Winner of the 2013 Aldo and Jeanne Scaglione Prize for Italian Studies, sponsored by the Modern Language Association.
This book chronicles the demise of the supposedly leftist Italian cultural establishment during the long 1980s. During that time, the nation's literary and intellectual vanguard managed to lose the prominence handed it after the end of World War II and the defeat of Fascism. What emerged instead was a uniquely Italian brand of cultural capital that deliberately avoided any critical questioning of the prevailing order. Ricciardi criticizes the development of this new hegemonic arrangement in film, literature, philosophy, and art criticism. She focuses on several turning points: Fellini's futile, late-career critique of Berlusconi-style commercial television, Calvino's late turn to reactionary belletrism, Vattimo's nihilist and conservative responses to French poststructuralism, and Bonito Oliva's movement of art commodification, Transavanguardia.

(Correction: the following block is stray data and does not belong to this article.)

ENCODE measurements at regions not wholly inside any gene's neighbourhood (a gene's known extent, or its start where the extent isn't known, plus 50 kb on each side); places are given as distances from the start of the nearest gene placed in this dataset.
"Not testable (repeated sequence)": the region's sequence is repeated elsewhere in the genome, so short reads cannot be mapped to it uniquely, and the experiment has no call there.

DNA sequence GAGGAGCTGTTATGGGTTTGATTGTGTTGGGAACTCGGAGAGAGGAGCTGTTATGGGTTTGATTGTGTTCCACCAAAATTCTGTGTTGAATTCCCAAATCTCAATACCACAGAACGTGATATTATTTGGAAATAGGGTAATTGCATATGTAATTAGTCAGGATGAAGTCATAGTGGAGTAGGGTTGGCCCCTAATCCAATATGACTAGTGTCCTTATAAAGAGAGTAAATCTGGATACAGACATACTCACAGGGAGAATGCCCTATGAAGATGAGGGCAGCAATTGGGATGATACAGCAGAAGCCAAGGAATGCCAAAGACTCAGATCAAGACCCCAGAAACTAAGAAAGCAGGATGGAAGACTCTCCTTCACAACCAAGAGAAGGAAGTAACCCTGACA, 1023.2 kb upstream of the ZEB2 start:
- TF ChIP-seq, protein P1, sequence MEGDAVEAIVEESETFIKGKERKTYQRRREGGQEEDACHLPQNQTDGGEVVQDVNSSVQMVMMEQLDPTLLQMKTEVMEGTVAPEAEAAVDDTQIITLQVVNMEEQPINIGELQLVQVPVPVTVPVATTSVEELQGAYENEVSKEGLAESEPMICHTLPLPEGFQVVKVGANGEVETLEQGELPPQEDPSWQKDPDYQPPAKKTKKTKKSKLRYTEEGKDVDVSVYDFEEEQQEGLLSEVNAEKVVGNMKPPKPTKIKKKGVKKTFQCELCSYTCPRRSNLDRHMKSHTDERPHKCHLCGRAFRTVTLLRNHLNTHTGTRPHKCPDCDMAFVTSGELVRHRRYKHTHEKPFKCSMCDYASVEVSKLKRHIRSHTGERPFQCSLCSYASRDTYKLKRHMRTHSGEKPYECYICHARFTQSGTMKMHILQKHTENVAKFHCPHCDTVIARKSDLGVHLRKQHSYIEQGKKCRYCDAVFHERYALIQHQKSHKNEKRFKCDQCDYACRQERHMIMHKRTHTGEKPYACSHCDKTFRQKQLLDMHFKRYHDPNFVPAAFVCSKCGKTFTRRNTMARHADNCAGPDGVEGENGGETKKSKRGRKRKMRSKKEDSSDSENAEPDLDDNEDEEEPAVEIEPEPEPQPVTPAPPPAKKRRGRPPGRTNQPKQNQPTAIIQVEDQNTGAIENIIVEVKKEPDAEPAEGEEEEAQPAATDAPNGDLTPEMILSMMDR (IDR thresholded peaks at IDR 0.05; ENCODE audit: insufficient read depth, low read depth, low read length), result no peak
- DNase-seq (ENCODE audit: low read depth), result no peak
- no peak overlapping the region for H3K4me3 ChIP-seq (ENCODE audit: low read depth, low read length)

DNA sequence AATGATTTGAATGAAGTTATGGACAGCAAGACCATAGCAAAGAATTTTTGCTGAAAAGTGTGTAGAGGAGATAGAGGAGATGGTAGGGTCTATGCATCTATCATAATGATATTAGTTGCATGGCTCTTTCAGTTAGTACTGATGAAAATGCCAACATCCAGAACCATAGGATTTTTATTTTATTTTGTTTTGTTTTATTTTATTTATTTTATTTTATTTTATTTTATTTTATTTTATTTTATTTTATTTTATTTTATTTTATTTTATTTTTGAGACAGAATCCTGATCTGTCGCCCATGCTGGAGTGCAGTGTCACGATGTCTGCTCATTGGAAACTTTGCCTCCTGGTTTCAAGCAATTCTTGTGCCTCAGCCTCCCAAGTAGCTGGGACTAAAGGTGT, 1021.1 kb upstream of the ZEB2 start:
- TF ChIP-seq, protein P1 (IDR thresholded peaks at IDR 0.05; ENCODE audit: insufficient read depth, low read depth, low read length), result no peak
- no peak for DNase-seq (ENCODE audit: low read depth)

About the author
Alessia Ricciardi is Associate Professor of French and Italian at Northwestern University. Her book, The Ends of Mourning: Psychoanalysis, Literature, Film (Stanford, 2003), won the MLA's 2004 Aldo and Jeanne Scaglione Prize for Comparative Literary Studies.
"There is no sweetness, lightness, weakness, or softness in Ricciardi's indictment, but hard facts and bitter truths piled up to heavy conclusions: Italy's intellectual life is the very culprit of a historical process of progressive civic and social degeneration that has led to the catastrophe that many have called Berlusconi's Italy. A very courageous book."
—Roberto M. Dainotto Duke University
"A bold and timely scholarship for all Italian literary or cultural enthusiasts and scholars."
—Greta Aart, Cerise Press